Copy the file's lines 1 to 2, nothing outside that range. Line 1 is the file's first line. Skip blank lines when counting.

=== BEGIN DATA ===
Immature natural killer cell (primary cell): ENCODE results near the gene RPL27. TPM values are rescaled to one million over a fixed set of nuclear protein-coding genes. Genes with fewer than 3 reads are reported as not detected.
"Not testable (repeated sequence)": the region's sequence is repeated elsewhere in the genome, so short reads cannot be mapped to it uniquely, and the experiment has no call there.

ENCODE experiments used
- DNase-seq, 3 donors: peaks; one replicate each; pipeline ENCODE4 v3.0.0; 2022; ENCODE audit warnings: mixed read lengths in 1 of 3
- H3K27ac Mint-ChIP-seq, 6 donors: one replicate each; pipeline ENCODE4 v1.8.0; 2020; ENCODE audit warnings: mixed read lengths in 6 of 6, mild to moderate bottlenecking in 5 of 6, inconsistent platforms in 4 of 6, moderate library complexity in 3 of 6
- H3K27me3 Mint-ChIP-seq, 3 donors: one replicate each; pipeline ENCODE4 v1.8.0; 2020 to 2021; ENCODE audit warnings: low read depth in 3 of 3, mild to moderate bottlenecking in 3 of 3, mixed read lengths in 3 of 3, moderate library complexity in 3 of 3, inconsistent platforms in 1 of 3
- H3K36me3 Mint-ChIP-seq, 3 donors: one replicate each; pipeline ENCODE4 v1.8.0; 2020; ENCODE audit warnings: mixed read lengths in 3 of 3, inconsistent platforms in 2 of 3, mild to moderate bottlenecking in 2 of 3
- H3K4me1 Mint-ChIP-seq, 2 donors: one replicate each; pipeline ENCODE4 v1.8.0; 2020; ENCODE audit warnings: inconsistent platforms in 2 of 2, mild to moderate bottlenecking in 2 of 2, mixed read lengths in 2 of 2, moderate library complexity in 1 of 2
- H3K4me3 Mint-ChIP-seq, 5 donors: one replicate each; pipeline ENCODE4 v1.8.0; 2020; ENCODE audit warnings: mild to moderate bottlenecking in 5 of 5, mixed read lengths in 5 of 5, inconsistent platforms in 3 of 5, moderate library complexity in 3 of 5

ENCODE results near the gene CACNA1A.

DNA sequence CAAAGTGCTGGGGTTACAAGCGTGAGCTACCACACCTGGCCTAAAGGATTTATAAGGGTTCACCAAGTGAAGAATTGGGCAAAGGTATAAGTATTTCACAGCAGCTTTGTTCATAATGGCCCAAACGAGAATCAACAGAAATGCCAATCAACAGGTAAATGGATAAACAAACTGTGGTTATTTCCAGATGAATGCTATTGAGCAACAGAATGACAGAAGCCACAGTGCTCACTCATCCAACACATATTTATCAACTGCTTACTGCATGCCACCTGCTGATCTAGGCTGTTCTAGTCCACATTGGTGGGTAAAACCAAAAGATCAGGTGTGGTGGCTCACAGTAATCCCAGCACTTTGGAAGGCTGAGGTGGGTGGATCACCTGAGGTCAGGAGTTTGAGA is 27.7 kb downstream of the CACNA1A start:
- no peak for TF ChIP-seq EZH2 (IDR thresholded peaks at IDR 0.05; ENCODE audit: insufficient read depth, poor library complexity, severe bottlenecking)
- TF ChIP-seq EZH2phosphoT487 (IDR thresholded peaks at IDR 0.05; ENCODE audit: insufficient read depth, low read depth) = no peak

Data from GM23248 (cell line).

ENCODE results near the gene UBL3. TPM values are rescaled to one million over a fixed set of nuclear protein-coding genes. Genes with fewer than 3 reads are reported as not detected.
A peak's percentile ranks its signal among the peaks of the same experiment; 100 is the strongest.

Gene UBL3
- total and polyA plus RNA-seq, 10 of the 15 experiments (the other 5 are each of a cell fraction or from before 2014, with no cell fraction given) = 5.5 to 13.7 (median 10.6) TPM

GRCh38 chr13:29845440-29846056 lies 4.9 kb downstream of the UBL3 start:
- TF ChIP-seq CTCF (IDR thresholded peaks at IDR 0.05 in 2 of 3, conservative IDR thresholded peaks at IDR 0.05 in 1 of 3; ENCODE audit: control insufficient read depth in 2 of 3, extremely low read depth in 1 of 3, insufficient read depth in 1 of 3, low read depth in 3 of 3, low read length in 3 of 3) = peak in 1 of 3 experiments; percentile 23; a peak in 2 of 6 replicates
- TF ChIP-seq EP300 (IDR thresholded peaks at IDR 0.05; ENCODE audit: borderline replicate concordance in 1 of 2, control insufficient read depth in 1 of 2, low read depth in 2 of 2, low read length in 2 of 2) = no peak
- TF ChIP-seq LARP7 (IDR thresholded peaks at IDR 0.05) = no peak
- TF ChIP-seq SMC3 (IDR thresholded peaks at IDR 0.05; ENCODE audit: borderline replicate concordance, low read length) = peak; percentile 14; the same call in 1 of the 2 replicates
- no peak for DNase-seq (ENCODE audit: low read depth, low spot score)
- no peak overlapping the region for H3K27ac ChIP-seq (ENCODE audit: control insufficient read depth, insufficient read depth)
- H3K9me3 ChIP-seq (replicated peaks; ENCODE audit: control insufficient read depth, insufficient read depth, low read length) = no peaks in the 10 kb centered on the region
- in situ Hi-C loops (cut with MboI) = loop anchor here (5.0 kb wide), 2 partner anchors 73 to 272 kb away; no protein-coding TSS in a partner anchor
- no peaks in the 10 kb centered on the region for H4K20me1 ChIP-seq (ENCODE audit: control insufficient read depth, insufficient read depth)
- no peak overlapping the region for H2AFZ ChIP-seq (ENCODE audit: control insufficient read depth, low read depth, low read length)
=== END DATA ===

Immature natural killer cell (primary cell): ENCODE results near the gene RPL27. TPM values are rescaled to one million over a fixed set of nuclear protein-coding genes. Genes with fewer than 3 reads are reported as not detected.
"Not testable (repeated sequence)": the region's sequence is repeated elsewhere in the genome, so short reads cannot be mapped to it uniquely, and the experiment has no call there.